Points Supporting Regulations for Sustainable Rural Habitat

We need this legislation because:

1. NEED FOR AFFORDABLE HOUSING: There are growing numbers of people on the County affordable housing list. The Sustainable Habitat Ordinance will help people to help themselves to provide their own, adaptable and affordable housing.  We don’t want to add any more people to the housing subsidy programs.These regulations will facilitate the availability of affordable, owner-built homes which is essential to the continued health and welfare of the residents and rural communities

2. RANGE OF ALTERNATIVES: We believe that ‘one size does not fit all’ with building codes and the diversity of population in this County would be better served with a range of alternatives to existing regulations.

3. WE WANT AN ORDINANCE: It is the objective of the Hawaii Sustainable Community Alliance to follow up the attached resolution with a bill for a Hawaii County Sustainable Habitat Ordinance.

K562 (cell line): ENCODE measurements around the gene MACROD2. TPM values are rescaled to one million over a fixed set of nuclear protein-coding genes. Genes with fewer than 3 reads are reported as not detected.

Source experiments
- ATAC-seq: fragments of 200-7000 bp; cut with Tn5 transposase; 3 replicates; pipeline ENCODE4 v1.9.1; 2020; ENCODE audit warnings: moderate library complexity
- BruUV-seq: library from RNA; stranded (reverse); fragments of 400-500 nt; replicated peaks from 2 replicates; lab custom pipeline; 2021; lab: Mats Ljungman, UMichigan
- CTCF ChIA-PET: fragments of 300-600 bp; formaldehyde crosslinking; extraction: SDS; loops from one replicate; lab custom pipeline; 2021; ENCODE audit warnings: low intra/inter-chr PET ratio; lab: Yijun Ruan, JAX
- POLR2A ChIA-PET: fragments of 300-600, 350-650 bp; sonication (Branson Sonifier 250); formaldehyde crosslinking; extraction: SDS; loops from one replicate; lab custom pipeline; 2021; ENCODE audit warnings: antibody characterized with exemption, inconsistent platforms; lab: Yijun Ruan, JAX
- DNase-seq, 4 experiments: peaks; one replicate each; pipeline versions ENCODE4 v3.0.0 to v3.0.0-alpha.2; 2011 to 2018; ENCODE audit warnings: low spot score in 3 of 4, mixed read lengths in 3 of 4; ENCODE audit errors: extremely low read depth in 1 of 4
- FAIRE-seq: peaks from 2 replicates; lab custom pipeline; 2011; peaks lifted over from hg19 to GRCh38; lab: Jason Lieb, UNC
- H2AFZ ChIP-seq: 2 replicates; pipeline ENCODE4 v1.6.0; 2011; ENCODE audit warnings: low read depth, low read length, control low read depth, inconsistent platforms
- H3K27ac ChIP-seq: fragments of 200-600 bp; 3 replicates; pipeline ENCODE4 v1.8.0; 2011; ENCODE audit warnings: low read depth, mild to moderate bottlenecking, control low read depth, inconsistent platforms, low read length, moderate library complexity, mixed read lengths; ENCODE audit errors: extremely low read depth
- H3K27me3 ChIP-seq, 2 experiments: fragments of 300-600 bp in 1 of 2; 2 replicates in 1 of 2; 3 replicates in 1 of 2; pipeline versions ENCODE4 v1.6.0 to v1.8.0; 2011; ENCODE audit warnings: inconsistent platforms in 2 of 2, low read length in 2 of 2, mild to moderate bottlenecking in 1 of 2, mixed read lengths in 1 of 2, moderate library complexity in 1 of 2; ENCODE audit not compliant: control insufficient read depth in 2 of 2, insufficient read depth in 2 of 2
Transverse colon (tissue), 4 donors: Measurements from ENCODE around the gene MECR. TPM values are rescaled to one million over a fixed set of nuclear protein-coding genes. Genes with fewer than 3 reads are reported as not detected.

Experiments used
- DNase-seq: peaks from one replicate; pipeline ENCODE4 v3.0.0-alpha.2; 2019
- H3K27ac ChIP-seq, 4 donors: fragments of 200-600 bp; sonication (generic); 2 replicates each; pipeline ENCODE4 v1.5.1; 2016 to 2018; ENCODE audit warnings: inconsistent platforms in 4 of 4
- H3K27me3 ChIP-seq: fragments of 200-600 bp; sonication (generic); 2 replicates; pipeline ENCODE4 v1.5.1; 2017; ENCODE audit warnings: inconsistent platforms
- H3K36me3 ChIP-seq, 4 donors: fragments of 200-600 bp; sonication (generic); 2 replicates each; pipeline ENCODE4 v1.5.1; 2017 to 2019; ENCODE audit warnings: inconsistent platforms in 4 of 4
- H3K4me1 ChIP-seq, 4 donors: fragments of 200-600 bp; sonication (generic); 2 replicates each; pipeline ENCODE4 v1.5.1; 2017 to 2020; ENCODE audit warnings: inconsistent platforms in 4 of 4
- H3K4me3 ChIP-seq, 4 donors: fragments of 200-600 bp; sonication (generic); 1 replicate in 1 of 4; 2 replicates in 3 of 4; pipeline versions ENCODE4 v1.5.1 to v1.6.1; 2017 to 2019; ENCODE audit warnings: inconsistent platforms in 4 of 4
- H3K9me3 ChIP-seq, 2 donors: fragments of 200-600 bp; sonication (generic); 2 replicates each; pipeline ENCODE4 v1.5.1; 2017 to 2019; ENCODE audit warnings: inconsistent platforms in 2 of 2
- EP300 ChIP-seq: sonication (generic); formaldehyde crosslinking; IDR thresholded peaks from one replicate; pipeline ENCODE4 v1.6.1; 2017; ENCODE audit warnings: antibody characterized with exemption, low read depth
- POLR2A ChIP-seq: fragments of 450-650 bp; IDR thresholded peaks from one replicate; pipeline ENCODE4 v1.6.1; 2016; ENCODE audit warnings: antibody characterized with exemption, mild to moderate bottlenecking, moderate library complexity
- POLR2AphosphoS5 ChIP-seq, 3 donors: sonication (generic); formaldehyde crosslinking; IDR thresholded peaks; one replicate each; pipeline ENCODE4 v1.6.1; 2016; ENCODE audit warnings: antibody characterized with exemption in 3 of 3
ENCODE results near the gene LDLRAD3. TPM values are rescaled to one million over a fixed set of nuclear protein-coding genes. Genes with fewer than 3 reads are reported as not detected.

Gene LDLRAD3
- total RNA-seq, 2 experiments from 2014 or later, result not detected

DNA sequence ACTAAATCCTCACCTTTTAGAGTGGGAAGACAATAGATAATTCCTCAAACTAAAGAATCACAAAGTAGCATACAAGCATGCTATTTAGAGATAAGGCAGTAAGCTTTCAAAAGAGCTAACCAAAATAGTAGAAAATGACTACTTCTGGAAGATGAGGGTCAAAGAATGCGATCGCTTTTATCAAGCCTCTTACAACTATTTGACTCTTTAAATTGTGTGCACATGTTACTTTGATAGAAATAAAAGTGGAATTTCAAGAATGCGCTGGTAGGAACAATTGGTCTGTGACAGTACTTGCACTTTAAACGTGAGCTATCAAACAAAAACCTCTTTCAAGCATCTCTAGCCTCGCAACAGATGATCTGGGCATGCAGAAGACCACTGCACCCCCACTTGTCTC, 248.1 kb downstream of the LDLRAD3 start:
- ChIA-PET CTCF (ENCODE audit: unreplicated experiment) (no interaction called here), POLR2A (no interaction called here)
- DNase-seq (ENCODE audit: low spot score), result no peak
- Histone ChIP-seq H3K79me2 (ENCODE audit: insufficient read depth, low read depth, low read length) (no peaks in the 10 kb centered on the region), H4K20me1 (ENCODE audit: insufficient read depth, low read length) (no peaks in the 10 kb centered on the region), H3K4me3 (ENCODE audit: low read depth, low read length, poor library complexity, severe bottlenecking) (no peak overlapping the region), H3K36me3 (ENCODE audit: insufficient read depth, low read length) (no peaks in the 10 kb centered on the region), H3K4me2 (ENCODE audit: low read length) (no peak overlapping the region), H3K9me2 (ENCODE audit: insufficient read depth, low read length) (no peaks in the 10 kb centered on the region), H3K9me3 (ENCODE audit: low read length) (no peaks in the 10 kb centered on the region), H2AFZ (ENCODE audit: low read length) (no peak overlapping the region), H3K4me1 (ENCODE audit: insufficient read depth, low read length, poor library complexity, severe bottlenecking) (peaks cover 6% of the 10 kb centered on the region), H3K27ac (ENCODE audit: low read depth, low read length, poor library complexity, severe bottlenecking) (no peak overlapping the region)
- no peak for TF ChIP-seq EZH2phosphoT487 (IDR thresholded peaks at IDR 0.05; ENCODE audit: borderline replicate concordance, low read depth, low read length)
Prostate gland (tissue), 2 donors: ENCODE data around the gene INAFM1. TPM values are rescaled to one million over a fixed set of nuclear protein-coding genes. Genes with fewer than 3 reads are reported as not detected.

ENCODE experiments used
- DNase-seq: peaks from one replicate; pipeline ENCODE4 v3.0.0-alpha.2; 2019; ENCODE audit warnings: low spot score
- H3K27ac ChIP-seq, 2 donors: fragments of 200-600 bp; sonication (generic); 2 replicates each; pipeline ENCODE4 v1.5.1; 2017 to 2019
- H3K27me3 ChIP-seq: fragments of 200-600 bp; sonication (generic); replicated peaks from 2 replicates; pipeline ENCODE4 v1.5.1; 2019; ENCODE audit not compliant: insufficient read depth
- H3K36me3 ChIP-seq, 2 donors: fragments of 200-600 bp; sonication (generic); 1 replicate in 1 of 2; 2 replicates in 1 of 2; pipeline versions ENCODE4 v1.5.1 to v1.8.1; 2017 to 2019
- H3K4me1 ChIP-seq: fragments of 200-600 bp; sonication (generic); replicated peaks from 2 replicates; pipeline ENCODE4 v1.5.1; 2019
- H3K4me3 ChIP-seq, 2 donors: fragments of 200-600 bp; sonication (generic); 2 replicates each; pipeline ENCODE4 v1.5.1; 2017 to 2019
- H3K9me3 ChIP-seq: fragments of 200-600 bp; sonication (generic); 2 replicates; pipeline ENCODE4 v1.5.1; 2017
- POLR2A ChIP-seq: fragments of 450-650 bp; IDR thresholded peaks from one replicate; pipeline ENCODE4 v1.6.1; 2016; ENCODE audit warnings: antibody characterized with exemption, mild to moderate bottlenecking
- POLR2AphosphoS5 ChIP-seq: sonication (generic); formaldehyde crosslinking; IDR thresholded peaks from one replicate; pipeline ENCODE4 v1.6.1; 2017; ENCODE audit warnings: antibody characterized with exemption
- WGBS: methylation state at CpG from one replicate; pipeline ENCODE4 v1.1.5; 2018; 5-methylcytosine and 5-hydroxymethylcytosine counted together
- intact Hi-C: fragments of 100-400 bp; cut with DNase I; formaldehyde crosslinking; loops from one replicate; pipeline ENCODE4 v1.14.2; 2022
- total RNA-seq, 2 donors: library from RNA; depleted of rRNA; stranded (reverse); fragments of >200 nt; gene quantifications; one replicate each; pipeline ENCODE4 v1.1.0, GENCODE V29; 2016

4. MORE MONEY FOR THE COUNTY: Hawaii County income from taxes will increase by issuing permits for many houses that would not now qualify for permits.  An optional Code would satisfy the needs of residents who otherwise only can afford to build without a permit from the existing system of regulation.

5. FREEDOM TO DO YOUR OWN PLUMBING/ELECTRIC: Owner builders are currently not legally allowed to do plumbing or electrical in their own homes…why? This is not the case for many other states, where owner builders can do any of their own work including electrical and plumbing as long as it passes inspection.  Most people will not do their own, in practice.  Impact on existing trades and professions will be relatively small – those who want and can afford will still mostly use them.  Existing trades unions can co-exist with neighborly barter economies.